The event alerting feature or the trigger system is what I like most about AppDynamics Server Monitoring. Whenever an issue occurs, the tool automatically generates an even trigger that tells engineers in the company to take action, so it's an essential feature of AppDynamics Server Monitoring.

Another valuable feature of the tool is end-to-end monitoring, which means if you need to debug, you can go transaction by transaction, where the issue lies, and how it's linked. For example, if it's a low-performance issue, you can look into it more through AppDynamics Server Monitoring in terms of which area takes too much time to execute. You can also see the SQL queries and the kind of query going on through the tool.

What needs improvement?

An area for improvement in AppDynamics Server Monitoring is integration; in particular, it needs a better way to integrate with custom applications such as Siebel CRM. Right now, it's challenging to integrate AppDynamics Server Monitoring with Siebel CRM because it sometimes gives an error and cannot integrate properly.

I'd like to see more details about each issue in the next release of AppDynamics Server Monitoring. For example, there's a server issue, and my team wants to identify the response time over SQL, but that detail is lacking. If AppDynamics could add slow query logs to AppDynamics Server Monitoring, that would be good.

Another feature I'd like the tool to have is the segregation of requests based on user sessions, for example, having a session ID, so it's easier to identify which session has an issue and needs solving and information on any transaction performed for that particular session. This feature would make integration in AppDynamics Server Monitoring easier.

For how long have I used the solution?

I've been using AppDynamics Server Monitoring for almost eight years now.

What do I think about the stability of the solution?

AppDynamics Server Monitoring is a stable product.

What do I think about the scalability of the solution?

AppDynamics Server Monitoring is a scalable product.

How are customer service and support?

The technical support team for AppDynamics Server Monitoring is responsive and knowledgeable, so I like the support provided. Sometimes, it just takes time for the support team to solve custom application issues because that requires looking into the custom application details, the error behind the application, where's the plug to integrate, how to use the interface, etc.

My team contacts support every day. My team is happy with the support, but the only room for improvement is the time it takes for the AppDynamics Server Monitoring technical support team to resolve the issue. It could be faster because my team has set deadlines for integrating and making custom applications work.

I'd give AppDynamics Server Monitoring technical support a four out of five. The response time is good, but the resolution time needs improvement.

Which solution did I use previously and why did I switch?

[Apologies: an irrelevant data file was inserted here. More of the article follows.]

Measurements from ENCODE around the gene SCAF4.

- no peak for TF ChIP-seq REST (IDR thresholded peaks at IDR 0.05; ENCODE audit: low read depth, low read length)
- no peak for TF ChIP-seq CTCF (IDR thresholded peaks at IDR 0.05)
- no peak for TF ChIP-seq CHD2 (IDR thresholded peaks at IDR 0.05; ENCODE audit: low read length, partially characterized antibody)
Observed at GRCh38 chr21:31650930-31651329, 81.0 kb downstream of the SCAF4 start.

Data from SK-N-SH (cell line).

My team did a POC with Datadog. AppDynamics Server Monitoring is one of the best tools because it instantly gives you integration details, and you can integrate it more quickly than other solutions. For example, integrating Datadog took a lot longer because it required more steps and more levels to reach to complete the integration.

How was the initial setup?

Initially, the setup process for AppDynamics Server Monitoring was straightforward. It was pretty easy, but when you go deeper into end-to-end monitoring, for example, it gets a little complicated because you need to integrate with your JDK and Java applications and pass on the logs. Setting up the RAM and the initial setup of AppDynamics Server Monitoring, it's easy, but as you go deeper, then it becomes complex.

I'm rating the initial setup for AppDynamics Server Monitoring as five on a scale of one to five because it was pretty easy.

What about the implementation team?

We set up AppDynamics Server Monitoring in-house.

What's my experience with pricing, setup cost, and licensing?

I cannot give information on the pricing for AppDynamics Server Monitoring because I'm not involved. I'm on the integration and technical side.

Which other solutions did I evaluate?

AppDynamics Server Monitoring has a lot of competitors in the market, but I evaluated Datadog.

What other advice do I have?

I'm using a cloud product from AppDynamics for end-to-end monitoring called AppDynamics Server Monitoring.

Maintenance for AppDynamics Server Monitoring happens monthly. A team of five people does the patching for it.

A team of eight people works on AppDynamics Server Monitoring in terms of the initial integration, then another team will take charge, so I'm unable to give the exact number of users of the tool within the company.

My rating for AppDynamics Server Monitoring is nine out of ten because it's a good tool and only has minor areas for improvement.

Which deployment model are you using for this solution?

On-premises
Disclosure: I am a real user, and this review is based on my own experience and opinions.